W: It must be Luk Chi Cheong if we’re limiting the question to designers. However, if you asked about the person who has the greatest influence in my life, my answer would be Alain de Botton. He reminded me making book is not a stand alone process; it exists as part of the greater unity. His books are written in a very comprehensive manner. In Status Anxiety, he uses ancestry to discuss how people in the old times did not get discouraged by their underprivileged social status; elevating one’s social status through the system of examination is in fact a modern society practice that screens out the so-called unsuccessful ones. Every system has its flaws and is doomed to be imperfect. De Botton explains to us the modern society ideal is merely one of the many systems, and should not be treated as ultimate truth.
R: Alain de Botton tends to explain his philosophical through storytelling. Were you inspired by his non-linear way of thinking?
W: Indeed. If I limit myself to the book I’m designing, it is very likely to get obsessed with making beautiful books. But now I tend to explore the use of my book design. Do I design for the sake of making the book standout? The three major Chinese publishers in Hong Kong, namely Joint Publishing, Chung Hwa Book and Commercial Press, only promote books published by them. No matter how hard I try, the books I design can never win the best spot in their bookshops. Although it is to a certain extent true when people measure the quality of cover design based on how good it sells, I personally do not want to turn book design a form of advertisement. To me, I wish my book design functions the same as tea ware; tea ware doesn’t help to sell any type of tea, instead, it is a container that can well match the character of tea.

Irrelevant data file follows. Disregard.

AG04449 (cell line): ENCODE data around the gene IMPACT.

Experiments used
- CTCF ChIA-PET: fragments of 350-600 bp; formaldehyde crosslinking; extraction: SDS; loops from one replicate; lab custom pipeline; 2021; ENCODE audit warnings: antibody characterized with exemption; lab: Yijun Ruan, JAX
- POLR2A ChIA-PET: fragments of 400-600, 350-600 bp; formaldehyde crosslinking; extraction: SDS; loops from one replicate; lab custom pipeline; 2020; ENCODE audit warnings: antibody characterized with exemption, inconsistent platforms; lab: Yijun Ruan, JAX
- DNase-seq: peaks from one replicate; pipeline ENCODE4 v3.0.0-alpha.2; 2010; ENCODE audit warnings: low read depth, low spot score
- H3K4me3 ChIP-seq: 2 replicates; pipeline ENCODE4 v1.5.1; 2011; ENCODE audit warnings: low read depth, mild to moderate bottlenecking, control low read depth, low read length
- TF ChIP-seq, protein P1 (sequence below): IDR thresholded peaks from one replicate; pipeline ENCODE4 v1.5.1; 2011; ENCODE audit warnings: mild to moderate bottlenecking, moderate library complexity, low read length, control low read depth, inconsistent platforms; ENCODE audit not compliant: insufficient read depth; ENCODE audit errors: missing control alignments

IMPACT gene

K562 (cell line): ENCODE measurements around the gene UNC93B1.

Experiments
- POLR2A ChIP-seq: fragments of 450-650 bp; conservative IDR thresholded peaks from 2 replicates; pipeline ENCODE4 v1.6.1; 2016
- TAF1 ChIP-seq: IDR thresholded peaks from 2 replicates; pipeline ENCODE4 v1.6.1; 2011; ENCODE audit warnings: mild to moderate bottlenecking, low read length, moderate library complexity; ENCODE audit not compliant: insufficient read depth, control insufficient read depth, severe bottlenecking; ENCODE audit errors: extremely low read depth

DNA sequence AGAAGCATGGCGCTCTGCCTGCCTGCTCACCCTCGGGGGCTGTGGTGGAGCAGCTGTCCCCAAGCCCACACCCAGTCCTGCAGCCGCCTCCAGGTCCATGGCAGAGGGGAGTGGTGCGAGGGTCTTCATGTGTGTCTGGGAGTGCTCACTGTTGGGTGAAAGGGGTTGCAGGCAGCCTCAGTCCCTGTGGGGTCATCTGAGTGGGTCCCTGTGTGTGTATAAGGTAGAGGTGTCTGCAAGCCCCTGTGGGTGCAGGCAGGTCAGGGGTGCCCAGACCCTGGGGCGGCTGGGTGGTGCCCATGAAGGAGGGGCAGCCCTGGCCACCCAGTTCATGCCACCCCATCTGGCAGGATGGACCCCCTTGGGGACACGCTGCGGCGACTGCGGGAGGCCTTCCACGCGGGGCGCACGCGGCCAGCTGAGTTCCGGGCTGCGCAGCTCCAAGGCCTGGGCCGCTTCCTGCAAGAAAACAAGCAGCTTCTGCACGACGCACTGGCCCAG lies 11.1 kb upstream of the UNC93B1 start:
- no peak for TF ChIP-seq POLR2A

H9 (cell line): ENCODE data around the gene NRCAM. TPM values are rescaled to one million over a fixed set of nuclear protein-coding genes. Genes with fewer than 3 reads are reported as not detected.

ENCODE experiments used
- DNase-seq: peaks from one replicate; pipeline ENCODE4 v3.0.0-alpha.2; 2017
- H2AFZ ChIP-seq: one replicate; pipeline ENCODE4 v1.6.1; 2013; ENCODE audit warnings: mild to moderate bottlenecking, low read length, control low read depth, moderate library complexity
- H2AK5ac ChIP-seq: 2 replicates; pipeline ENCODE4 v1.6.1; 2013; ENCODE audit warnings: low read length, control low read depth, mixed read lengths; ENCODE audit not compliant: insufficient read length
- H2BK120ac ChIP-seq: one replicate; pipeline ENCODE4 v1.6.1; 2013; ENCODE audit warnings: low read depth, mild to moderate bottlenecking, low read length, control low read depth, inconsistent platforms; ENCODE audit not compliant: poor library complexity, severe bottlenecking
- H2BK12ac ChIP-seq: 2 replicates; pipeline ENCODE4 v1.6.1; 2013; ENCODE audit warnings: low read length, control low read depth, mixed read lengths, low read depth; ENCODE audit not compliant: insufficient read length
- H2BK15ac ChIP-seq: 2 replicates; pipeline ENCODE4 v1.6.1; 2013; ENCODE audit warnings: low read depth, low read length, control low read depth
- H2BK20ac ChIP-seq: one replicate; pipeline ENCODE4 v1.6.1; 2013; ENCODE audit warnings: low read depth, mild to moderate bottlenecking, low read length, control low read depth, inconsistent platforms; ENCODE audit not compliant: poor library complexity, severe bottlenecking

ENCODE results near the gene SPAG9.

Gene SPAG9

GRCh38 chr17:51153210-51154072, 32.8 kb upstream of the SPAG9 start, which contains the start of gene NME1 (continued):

R: Besides the design firm, you also run a bookshop dedicated to independent publishers, a publishing house and an art gallery. I assume these are all efforts to help improving every aspect of publishing?
W: I guess you’re right.
R: What is the most deciding factor of book design?
W: The book title. I have a greater stress on book title than book design. Book design is a result of hypothesis and calculation; my design is based on the hypothesis I obtain from the book title. Therefore when designing a book, I sometimes discuss with the editor and the author hoping to refine the book title. The I Ching Lectures was initially named To Open the Door to I Ching. Since it is a book for beginners, I believed we should make it more clean and direct. A good book requires the joint effort of a designer with some editing knowledge, and an editor with some designing knowledge. So to speak, what I am doing is not merely designing, but to participate in making a book.